Cleaning out a couple of Arizona Fall League links I’ve had sitting around for a bit.

  • How Fast Do They Throw? Average And Max Velocities For Everyone In The AFL: Richardson’s the only guy we have on the list. Max velocity was 95.3, average was 92.97. Which is a little harder than I thought he threw.
  • Tanner Scheppers looks like the real deal:
    Speaking of Richardson, here’s what Law had to say:

    Boston farmhand Dustin Richardson could fill one of the lefty spots in the Red Sox’s ‘pen next year, with an average fastball/slider combination that should make him effective against left-handed hitters; he didn’t show a third pitch he could use against right-handers but hasn’t shown much of a platoon split in his minor league career.

  • BA’s AFL Notebook: Catching Roundup:
    The less positive read on Luis Exposito:

    Red Sox catcher Luis Exposito provides a big target behind the plate for his pitchers, and the 22-year-old looks even bigger than his listed height and weight of 6-foot-3, 210 pounds. He threw out just three of 21 basestealers in the AFL, but he generally receives solid marks for his defensive tools. Though he doesn’t swing and miss excessively, scouts have some concerns about the length of his swing, and the scouting consensus is that he’s likely a backup at the big league level, with the potential to work himself into a starting role.

    “Exposito is extremely physical, extremely strong and he has a great arm” said Mesa manager Brandon Hyde, who managed the Marlins’ Double- A Jacksonville affiliate this summer. “He could be a power bat that could be a good catch-and-throw guy behind the plate.”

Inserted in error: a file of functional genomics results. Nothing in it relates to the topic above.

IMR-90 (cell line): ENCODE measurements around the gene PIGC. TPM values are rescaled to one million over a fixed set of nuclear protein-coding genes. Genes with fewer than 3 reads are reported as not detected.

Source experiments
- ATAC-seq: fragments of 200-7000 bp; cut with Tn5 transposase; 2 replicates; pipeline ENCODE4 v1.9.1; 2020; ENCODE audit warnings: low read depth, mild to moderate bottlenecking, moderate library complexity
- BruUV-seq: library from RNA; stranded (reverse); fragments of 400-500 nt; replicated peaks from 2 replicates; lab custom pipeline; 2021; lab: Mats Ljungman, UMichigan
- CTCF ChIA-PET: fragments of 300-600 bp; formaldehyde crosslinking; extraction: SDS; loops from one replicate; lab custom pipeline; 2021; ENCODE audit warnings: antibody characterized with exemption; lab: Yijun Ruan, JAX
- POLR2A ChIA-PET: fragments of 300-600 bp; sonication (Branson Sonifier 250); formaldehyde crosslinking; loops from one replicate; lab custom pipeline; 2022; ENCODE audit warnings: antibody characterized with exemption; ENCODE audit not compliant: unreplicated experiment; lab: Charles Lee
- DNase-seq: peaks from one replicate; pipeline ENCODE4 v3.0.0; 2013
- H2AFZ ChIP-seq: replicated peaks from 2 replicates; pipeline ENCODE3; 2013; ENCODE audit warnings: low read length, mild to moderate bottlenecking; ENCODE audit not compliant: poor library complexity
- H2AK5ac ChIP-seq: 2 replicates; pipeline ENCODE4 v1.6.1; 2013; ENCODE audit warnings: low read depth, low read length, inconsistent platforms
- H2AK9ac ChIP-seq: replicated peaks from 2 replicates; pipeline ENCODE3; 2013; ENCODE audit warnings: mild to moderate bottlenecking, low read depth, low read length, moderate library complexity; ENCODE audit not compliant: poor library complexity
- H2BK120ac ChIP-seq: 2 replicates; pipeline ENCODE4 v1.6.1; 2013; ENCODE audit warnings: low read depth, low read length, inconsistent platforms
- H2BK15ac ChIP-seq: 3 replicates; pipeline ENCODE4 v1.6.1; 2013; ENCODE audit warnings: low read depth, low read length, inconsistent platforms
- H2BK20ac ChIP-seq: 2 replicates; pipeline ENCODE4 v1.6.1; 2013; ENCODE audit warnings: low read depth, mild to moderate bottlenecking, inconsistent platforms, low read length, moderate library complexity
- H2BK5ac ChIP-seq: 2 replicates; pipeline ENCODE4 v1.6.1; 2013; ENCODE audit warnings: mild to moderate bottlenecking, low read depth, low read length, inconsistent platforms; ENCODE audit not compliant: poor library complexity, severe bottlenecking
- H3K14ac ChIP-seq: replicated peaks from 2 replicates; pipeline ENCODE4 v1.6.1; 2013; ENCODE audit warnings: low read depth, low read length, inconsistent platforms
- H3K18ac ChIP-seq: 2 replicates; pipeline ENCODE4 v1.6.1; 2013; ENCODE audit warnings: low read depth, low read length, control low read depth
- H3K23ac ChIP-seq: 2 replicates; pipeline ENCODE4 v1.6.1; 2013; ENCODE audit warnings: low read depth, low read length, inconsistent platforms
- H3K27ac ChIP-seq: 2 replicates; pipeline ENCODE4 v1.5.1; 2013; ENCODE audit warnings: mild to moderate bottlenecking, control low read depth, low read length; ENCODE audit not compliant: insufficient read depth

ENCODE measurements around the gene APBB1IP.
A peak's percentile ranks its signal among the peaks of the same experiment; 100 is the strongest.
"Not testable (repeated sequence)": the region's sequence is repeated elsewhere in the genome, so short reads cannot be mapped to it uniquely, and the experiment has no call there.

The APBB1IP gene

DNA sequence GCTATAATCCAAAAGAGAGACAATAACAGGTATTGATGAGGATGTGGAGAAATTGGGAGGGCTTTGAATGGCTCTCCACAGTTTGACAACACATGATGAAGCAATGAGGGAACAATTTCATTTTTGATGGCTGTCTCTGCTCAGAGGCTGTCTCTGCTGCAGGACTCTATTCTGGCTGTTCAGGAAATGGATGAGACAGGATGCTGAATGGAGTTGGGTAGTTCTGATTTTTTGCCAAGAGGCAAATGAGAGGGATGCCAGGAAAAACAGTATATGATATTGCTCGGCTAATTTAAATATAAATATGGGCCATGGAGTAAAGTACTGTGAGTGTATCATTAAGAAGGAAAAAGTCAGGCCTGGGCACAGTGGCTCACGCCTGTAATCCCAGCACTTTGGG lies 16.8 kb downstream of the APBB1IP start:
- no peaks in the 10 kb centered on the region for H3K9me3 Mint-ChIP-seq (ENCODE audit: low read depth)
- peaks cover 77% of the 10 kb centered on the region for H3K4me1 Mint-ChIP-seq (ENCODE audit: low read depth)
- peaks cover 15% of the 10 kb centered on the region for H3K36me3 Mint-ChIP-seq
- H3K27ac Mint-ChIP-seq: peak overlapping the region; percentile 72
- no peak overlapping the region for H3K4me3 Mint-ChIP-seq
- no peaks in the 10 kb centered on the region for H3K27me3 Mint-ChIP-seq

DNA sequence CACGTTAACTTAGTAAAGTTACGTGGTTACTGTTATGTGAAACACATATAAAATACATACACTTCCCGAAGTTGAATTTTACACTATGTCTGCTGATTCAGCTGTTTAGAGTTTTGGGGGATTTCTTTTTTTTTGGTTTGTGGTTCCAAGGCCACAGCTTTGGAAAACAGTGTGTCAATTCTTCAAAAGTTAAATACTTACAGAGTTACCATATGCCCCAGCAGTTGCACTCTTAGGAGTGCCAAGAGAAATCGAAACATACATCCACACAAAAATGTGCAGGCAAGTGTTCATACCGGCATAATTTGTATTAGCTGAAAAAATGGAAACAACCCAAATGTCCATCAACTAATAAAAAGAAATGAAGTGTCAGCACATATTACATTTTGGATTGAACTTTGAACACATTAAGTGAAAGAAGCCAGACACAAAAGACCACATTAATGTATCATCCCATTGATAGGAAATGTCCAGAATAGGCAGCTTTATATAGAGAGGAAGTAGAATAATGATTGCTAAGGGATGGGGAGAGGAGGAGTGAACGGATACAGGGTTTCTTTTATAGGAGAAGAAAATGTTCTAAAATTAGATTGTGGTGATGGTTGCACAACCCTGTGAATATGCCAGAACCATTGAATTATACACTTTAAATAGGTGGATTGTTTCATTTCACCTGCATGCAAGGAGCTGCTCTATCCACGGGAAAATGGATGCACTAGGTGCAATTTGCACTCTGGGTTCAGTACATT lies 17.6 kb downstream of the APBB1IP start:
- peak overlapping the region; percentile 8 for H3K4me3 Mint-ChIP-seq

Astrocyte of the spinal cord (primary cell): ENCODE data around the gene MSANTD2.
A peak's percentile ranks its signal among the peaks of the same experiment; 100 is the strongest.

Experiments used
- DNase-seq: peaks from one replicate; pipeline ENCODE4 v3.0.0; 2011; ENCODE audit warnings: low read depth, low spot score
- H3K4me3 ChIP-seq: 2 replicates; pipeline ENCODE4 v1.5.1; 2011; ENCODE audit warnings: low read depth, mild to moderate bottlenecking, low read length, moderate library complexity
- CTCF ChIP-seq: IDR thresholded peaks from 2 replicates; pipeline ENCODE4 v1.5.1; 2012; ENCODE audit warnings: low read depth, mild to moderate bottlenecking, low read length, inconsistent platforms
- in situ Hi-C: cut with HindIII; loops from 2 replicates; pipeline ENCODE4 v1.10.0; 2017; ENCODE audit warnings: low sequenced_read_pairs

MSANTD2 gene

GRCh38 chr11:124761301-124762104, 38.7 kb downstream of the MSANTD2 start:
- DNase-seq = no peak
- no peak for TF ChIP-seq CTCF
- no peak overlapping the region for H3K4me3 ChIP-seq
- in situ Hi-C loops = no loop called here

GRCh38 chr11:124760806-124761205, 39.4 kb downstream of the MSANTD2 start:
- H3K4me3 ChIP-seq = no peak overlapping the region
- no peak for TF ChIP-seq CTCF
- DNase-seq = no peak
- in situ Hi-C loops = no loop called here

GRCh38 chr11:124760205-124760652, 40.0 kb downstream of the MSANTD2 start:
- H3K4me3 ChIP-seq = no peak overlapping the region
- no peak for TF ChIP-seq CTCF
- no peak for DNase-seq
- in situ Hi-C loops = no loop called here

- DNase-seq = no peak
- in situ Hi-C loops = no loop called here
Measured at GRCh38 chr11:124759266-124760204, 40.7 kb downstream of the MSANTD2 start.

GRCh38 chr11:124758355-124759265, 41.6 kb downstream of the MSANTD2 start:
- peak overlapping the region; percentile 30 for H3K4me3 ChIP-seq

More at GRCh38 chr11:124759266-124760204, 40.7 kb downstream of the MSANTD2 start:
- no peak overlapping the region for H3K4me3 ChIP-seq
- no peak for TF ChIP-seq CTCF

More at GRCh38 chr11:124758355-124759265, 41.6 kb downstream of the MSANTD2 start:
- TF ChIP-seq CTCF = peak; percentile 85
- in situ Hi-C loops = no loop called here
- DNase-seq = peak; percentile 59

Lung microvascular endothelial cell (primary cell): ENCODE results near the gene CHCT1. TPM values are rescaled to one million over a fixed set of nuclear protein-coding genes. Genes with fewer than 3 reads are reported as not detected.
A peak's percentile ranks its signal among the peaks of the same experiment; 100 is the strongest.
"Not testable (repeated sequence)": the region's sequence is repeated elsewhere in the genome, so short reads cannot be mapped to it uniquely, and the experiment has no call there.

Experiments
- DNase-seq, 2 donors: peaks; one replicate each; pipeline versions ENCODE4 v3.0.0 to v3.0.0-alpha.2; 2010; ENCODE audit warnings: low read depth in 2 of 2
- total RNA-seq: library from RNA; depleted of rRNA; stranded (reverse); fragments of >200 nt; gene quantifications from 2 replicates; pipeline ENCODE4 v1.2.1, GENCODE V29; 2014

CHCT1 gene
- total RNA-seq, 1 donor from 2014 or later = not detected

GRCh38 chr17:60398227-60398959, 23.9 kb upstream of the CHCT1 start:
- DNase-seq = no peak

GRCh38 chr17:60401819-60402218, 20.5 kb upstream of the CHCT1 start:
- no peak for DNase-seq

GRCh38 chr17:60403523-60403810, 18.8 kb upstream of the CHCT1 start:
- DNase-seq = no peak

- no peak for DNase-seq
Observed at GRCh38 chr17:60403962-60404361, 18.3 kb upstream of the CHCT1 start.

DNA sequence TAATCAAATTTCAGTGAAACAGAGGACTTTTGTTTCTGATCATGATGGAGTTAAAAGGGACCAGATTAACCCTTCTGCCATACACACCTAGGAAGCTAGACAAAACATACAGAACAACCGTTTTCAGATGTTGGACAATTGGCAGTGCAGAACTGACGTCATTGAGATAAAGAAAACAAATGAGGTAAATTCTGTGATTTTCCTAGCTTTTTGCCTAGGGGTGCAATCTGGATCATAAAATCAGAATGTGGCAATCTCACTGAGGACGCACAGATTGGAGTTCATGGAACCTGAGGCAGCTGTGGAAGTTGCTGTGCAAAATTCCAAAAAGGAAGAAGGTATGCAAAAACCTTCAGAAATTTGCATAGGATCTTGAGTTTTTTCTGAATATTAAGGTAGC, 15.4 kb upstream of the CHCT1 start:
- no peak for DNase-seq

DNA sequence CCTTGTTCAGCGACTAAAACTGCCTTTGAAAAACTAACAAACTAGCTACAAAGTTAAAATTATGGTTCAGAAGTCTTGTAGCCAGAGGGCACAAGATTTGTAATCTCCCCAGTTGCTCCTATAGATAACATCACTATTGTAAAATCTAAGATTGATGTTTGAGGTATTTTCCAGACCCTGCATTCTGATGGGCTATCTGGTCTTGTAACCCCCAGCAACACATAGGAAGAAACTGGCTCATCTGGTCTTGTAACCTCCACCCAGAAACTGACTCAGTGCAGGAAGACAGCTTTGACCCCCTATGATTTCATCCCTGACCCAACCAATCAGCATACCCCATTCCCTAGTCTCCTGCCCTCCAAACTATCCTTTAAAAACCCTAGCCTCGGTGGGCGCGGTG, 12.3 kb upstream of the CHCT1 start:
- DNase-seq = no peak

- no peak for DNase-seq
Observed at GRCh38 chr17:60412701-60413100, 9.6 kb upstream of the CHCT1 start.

Exposito split time behind the plate for Mesa with the Angels’ Hank Conger, a 21-year-old who hit .295/.369/.424 in 123 games during the regular season with Double-A Arkansas. A hodgepodge of shoulder, back, hamstring and hand injuries have limited Conger’s time behind the plate in pro ball, but it’s Conger’s defense that struck Hyde the most.

    “I was really impressed with Hank’s leadership skills and what he’s been doing behind the plate,” Hyde said. “He receives well, he blocks fantastic and he really takes control of the game. He’s a quarterback there and a leader on the field. I’ve been really impressed with his game management skills.”

  • Jason Grey’s AFL position wrap: Catchers:
    The slightly more positive read on Exposito:

    Exposito has a lot of strength and has shown very good power potential in the AFL, and he’s very strong defensively. But his swing gets long, and there are holes in it. He’ll give up the outer half a bit too often by trying to yank the ball too much. His batting average might be iffy at the higher levels, but the 22-year-old does bring some things to the table that should at least put him on your radar screen.